Night and the City has been called many things, from baroque masterpiece to being a turgid pictorial grotesque! Polar opposite reactions that have now, over time, dovetailed into a majority agreement from film noir purists that it is indeed one special piece of film noir movie making. The film opens in quite an unassuming way as the title sequence brings views of leisurely London, then Dassin does a voice-over telling us that "The night is tonight, tomorrow night or any night. The city is London." We then cut to a man on the run, pursued by a person unknown. The man being chased is Harry Fabian, sharply attired in suit and hat, he has left pictorial London and is now running thru bomb afflicted London, thru murky alleyways. Until sanctuary comes at his girlfriend's tidy flat, the contrast between the two worlds of Harry Fabian neatly marrying American film noir with British kitchen sink-ism.

However, that sanctuary is a rare ray of hope in Dassin's movie, a cunning trick by the makers, for Night and the City is ultimately a dark and brooding picture, one that deals in corruption & paranoia, with a pervading sense of doom hanging heavy like a death warrant issued by some heavy underworld crime lord. The characters in this part of London are mainly blank personalities, cold and calculating, crooked and immoral. That Fabian is only a lesser light, on the lower rung of this seamy ladder, is irrelevant, because he aspires to become just the same, only richer. Duplicity and betrayal are things he's happy to jump in bed with, and we the audience are part of it as we view this story thru Fabian's hopeless and oblivious eyes.

Yet the movie, in spite of its uncompromising story, is by turns exciting & pacey, even breath taking, driven by one of the finest scores put down in film noir as Waxman prods and probes with pulse beats and deft ear clangers. With Greene's expressionistic and daring photography blending seamlessly with the mood crafted by director and composer alike. The cast are mostly strong, with Widmark, Zbyszko & Withers actually terrific, the latter involved in a superb wrestling sequence with Mazurki. At times heart pounding, at others wince inducing-if you find yourself holding your breath-then that's OK, it has that effect on many. Tierney was cast as a favour to Darryl Zanuck who was worried about Tierney's mental health at the time. She looks radiant and offers up an interesting counterpoint to all the darkness within the story. Dassin spoke very favourably of her work on the film, saying she was no trouble at all and a consummate professional.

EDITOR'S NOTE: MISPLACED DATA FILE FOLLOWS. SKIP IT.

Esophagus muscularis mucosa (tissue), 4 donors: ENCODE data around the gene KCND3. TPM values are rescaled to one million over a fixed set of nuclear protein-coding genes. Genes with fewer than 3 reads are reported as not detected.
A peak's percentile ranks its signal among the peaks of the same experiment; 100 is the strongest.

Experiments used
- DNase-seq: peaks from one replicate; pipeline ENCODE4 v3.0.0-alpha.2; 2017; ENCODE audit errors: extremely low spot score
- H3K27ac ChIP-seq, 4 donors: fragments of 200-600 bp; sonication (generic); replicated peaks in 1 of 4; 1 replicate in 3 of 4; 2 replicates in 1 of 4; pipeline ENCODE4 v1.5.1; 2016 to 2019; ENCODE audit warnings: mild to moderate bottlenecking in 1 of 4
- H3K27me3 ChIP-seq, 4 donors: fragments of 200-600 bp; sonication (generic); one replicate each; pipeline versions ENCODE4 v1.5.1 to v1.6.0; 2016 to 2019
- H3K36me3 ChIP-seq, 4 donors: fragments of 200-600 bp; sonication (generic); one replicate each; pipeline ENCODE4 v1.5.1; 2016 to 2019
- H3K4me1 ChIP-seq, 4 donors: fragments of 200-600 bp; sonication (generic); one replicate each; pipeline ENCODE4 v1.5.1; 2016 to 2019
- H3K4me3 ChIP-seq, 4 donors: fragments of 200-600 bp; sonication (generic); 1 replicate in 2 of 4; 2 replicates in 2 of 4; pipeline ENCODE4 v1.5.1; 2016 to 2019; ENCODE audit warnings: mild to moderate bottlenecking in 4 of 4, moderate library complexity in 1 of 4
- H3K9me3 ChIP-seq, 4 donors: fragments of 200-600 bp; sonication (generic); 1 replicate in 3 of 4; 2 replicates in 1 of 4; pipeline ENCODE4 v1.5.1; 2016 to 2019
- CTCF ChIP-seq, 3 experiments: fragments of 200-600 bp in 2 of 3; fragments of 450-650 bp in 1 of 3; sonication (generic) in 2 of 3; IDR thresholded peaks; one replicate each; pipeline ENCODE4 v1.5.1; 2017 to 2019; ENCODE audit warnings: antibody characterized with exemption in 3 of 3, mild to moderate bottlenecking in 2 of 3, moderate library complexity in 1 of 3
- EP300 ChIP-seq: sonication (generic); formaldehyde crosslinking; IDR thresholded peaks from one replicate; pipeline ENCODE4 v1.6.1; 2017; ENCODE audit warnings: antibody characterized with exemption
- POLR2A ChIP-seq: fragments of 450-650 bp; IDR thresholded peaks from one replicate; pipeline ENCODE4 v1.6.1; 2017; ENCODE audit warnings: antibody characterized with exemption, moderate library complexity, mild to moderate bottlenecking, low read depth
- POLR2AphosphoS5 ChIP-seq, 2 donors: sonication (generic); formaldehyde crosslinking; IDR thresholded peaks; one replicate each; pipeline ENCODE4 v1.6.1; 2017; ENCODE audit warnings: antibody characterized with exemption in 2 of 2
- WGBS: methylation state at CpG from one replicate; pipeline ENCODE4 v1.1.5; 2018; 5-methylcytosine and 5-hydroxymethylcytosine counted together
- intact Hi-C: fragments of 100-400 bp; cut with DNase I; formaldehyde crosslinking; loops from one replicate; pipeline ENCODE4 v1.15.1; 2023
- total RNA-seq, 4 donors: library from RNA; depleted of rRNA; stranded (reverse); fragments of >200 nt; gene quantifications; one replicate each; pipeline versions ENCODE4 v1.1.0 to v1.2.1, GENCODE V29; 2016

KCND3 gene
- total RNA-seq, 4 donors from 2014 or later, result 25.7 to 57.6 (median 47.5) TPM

As for Dassin himself? Well he was, thanks to the HUAC outcry, about to be out of work and on the run. He moved to Europe and never worked in America again, he returned from film making exile five years later where he would make the much revered Rififi in France. A truly excellent director, capable of pacing a film to precision and holding an audience in an atmospheric vice like grip. Night and the City is his masterpiece, and it is also one of film noir's greatest treasures. 10/10
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4.0 out of 5 stars Super Stanislaus Zbyszko!!, 27 Mar. 2014
This review is from: Night And The City [1950] [DVD] (DVD)
Harry Fabian is a small-time American nightclub tout with dreams of breaking the mob run monopoly on wrestling. Playing wife against husband, and father against son it is only a matter of time before the game becomes deadly and the cost of playing greater than he could have ever imagined.